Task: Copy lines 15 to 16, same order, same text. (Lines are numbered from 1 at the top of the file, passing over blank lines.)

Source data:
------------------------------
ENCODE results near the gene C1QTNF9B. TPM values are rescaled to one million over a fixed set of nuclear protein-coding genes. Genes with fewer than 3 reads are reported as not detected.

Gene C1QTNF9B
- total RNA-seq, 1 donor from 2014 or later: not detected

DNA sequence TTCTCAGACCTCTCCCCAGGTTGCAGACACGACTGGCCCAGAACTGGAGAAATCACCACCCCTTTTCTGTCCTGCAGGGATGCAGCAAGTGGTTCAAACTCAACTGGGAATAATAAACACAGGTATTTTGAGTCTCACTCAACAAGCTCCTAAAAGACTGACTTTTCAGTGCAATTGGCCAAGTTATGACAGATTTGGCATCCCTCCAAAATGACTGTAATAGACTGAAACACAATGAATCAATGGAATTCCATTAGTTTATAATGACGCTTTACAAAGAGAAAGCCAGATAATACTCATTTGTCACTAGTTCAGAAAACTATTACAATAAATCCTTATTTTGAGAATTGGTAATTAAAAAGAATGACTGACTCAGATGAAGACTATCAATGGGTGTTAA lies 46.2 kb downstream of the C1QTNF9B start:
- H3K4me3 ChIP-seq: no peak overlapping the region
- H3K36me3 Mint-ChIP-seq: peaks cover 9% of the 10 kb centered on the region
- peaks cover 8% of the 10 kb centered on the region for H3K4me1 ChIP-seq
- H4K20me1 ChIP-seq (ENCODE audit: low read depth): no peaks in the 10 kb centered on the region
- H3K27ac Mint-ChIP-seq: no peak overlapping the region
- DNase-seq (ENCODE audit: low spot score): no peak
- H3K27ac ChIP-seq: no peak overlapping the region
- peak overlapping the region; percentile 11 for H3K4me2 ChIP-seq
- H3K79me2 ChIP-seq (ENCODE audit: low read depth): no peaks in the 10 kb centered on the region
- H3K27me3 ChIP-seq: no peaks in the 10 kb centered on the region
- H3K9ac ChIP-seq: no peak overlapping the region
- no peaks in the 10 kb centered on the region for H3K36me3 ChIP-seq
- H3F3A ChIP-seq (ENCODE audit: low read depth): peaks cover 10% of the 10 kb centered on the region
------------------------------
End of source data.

- H3K9ac ChIP-seq: no peak overlapping the region
- no peaks in the 10 kb centered on the region for H3K36me3 ChIP-seq